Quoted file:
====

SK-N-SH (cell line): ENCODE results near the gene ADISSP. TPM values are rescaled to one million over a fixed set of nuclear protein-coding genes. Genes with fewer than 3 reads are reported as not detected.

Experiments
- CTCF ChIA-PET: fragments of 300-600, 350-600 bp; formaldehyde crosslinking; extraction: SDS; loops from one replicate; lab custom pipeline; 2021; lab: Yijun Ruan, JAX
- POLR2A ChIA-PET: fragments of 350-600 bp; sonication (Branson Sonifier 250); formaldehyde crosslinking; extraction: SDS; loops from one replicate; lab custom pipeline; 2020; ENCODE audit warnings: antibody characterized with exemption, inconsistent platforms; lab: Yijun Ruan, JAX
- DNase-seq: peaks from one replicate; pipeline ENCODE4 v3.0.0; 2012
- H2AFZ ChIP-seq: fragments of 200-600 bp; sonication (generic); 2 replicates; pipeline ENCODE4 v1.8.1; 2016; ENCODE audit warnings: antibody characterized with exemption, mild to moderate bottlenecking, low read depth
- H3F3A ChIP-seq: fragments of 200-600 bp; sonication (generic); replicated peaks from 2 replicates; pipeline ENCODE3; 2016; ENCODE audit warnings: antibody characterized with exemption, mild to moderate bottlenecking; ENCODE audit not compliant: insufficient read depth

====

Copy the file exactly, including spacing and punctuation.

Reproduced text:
SK-N-SH (cell line): ENCODE results near the gene ADISSP. TPM values are rescaled to one million over a fixed set of nuclear protein-coding genes. Genes with fewer than 3 reads are reported as not detected.

Experiments
- CTCF ChIA-PET: fragments of 300-600, 350-600 bp; formaldehyde crosslinking; extraction: SDS; loops from one replicate; lab custom pipeline; 2021; lab: Yijun Ruan, JAX
- POLR2A ChIA-PET: fragments of 350-600 bp; sonication (Branson Sonifier 250); formaldehyde crosslinking; extraction: SDS; loops from one replicate; lab custom pipeline; 2020; ENCODE audit warnings: antibody characterized with exemption, inconsistent platforms; lab: Yijun Ruan, JAX
- DNase-seq: peaks from one replicate; pipeline ENCODE4 v3.0.0; 2012
- H2AFZ ChIP-seq: fragments of 200-600 bp; sonication (generic); 2 replicates; pipeline ENCODE4 v1.8.1; 2016; ENCODE audit warnings: antibody characterized with exemption, mild to moderate bottlenecking, low read depth
- H3F3A ChIP-seq: fragments of 200-600 bp; sonication (generic); replicated peaks from 2 replicates; pipeline ENCODE3; 2016; ENCODE audit warnings: antibody characterized with exemption, mild to moderate bottlenecking; ENCODE audit not compliant: insufficient read depth